(Guest writer/student Robert Carpenter asked us to post this update on goings on in Oxford on his behalf)
Thanks to some extensive legwork done by Professor Patterson, a few of us were able to get Oxford Union Society memberships in time to attend a talk given by former president Alvaro Uribe of Colombia (the country). The Union Society is one of the oldest and most prestigious debating clubs in the world. Founded in 1823, the Union has gained a sterling reputation for the surgical precision and unerring oratory of its debaters. Many future politicians from a huge number of different countries trained here during their time in Oxford. The grounds are gorgeously well kept and the buildings are equally beautiful, especially the lavish interiors which have been kept up without any thought for modern aesthetic tastes. The place positively exudes history.
In attendance on behalf of Shimer were professor Stuart Patterson, Juan Guerrero, Jesus Avina, Eugene Lim & Robert Carpenter (all pictured above in this order, save Eugene). We promptly took up a place in the back of the hall where the view was spectacular. President Uribe entered to thunderous applause and after an excellent introduction from the current president of the Union Society he began an hour long talk that touched on his campaign experiences, his presidency and the future of Colombia.
With regards to his campaign trail he spoke of the decision to stop at colleges and spark debates among the students in order to bring these sometimes disenfranchised groups closer to the political arena. He championed three cornerstones of his political platform: the desire to cultivate social cohesion, democratic security and an improved business infrastructure to attract investment.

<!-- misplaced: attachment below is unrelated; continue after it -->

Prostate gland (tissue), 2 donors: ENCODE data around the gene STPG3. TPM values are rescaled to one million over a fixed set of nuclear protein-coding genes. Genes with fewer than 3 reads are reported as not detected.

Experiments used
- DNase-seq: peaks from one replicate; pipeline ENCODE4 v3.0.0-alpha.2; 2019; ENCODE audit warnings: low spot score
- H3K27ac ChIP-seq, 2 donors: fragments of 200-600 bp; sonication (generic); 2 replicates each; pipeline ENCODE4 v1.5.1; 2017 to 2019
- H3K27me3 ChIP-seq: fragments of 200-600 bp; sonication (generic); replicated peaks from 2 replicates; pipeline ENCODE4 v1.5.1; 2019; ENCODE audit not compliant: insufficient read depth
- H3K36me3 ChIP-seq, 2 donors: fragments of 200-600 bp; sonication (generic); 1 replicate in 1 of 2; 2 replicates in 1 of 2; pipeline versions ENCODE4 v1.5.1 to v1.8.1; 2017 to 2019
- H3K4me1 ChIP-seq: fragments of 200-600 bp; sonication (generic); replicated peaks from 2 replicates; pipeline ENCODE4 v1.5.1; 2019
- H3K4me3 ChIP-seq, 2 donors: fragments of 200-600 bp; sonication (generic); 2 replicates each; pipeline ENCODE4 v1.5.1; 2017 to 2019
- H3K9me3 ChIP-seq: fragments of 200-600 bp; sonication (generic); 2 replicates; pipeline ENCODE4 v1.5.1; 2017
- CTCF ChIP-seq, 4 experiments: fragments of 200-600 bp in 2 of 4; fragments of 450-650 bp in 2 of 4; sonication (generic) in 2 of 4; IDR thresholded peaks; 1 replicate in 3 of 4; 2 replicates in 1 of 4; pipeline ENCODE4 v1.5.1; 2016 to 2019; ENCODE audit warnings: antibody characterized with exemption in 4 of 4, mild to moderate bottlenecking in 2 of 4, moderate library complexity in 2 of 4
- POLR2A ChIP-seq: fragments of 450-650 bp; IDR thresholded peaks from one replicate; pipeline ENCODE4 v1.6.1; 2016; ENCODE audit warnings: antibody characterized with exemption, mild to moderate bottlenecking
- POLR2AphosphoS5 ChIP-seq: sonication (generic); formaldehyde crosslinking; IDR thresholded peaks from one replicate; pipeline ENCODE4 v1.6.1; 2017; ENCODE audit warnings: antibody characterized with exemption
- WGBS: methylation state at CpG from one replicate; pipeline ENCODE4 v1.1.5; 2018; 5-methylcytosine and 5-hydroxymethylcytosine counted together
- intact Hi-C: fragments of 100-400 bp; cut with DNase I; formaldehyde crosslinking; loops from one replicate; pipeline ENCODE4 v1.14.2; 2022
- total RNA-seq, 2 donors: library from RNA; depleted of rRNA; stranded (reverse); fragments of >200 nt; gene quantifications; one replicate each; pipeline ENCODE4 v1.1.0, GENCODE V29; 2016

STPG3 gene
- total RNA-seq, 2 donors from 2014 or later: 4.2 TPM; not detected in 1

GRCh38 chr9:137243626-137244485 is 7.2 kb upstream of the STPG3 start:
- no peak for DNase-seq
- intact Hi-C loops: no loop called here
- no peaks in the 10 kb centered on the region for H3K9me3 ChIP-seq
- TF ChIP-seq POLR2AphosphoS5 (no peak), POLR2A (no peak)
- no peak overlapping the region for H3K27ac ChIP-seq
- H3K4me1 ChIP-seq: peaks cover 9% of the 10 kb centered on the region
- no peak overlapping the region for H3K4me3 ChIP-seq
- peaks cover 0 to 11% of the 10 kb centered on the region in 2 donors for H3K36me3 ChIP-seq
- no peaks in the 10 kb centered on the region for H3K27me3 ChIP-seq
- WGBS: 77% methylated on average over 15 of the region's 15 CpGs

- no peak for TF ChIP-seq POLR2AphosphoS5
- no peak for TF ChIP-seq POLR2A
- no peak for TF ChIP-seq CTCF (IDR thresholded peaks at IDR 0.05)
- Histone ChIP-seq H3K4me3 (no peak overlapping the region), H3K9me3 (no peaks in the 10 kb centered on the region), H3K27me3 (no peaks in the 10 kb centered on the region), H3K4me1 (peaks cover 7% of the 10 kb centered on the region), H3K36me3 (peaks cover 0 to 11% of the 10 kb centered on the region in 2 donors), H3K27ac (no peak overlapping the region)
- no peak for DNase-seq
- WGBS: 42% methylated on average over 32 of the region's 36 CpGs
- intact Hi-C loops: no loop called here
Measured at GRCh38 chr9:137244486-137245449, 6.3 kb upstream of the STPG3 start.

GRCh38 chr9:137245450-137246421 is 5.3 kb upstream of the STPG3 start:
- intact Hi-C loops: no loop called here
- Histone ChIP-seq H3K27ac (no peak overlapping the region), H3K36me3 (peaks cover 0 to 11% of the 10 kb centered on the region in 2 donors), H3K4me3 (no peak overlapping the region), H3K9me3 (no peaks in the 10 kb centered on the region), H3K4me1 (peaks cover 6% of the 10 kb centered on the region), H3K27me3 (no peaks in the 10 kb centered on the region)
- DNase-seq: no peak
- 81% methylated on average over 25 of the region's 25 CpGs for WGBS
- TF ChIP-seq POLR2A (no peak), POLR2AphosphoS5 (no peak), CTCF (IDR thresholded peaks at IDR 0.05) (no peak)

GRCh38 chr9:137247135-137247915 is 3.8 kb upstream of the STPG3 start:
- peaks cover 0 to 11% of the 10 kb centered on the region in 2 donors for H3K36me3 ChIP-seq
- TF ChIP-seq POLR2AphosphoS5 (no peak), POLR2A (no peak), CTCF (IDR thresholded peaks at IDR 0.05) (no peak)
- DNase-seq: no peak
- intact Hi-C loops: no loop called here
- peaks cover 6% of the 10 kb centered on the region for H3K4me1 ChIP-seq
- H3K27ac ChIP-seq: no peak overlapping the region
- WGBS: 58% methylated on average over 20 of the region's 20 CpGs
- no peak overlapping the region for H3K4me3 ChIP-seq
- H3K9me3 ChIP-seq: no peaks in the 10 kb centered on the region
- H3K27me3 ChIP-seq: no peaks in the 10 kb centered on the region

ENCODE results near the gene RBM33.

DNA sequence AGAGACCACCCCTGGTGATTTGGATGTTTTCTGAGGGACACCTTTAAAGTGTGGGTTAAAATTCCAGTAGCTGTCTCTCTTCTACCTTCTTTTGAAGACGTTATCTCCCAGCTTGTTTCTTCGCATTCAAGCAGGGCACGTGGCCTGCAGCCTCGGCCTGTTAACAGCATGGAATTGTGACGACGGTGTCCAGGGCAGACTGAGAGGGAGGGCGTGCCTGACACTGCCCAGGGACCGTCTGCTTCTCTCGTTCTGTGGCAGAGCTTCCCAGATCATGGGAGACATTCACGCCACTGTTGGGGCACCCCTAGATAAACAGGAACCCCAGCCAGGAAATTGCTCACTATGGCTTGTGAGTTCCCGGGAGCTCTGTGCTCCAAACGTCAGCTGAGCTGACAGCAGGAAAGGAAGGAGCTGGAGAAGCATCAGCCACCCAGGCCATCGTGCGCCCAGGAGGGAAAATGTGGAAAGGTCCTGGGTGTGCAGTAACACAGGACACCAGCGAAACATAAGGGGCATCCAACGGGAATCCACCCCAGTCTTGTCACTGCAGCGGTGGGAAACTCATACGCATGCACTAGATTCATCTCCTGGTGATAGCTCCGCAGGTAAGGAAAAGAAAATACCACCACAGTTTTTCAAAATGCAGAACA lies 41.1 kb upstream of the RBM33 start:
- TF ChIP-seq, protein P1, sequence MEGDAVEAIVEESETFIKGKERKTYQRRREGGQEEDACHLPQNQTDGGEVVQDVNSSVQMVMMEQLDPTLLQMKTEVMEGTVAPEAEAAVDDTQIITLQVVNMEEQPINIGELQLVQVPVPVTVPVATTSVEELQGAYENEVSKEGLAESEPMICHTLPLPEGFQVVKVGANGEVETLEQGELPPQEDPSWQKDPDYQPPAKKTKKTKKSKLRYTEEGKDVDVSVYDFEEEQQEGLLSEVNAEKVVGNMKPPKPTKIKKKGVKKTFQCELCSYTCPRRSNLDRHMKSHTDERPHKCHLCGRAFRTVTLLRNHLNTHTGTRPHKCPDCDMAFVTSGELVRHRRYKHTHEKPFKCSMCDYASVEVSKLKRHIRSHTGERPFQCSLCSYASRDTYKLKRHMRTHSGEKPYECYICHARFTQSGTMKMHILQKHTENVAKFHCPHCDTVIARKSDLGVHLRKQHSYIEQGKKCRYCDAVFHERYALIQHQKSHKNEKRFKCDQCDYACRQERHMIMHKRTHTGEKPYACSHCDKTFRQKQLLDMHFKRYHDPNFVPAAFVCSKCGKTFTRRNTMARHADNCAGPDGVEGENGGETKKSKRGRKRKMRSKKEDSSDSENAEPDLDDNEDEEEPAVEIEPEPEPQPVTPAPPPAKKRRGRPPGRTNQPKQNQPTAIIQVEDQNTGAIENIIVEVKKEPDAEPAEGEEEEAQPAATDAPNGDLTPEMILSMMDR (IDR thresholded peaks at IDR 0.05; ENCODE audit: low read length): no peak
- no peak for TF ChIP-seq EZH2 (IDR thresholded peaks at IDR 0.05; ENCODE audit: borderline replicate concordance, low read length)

The largest criticism of his time in office was the country's human rights record, which he defended in an interesting way. He responded to such attacks with his plan for democratic security, which was meant as a pathway to reassure the populace that their lives and livelihoods were safe, that freedom still endured. He made it a point to avoid employing the use of the military/para-military groups as a strong arm force. He was especially careful to avoid the institution of martial law. Although he acknowledged that his human rights record was less than perfect he was quick to point out that foundations take time to grow into robust institutions. In the years since his terms in office the country has made vast strides to improve this troubled area of their history and President Uribe was pleased with this trend.
During the Q&A at the end a young woman stood up and spoke of her dual citizenship in Britain and Colombia and asked what she could do to continue to combat the erroneous stereotypes that still plague Colombia, that of the den of drugs and kidnapping and other nameless villainy. President Uribe proceeded to cross examine this young woman, asking when was the last time she had been in Colombia, whether she had brought any friends with her on that trip and did the people that accompanied her leave with their assumptions intact or shattered? Her response spoke of a wonderful experience for all involved and most importantly that none of her companions left feeling that Colombia was still a place rife with violence and drugs. The president then spoke of how important it is for those who wish to know Colombia to travel there and see for themselves the great changes wrought in the last few years. For my part I was hugely glad to have watched the President employ a bit of Socratic dialogue with the questioner so that they could arrive at his answer together.
The man had presence. It was truly incredible to hear him speak. We are all looking forward to many more such events at the Union Society, called the heart of Oxford, and clearly for good reason.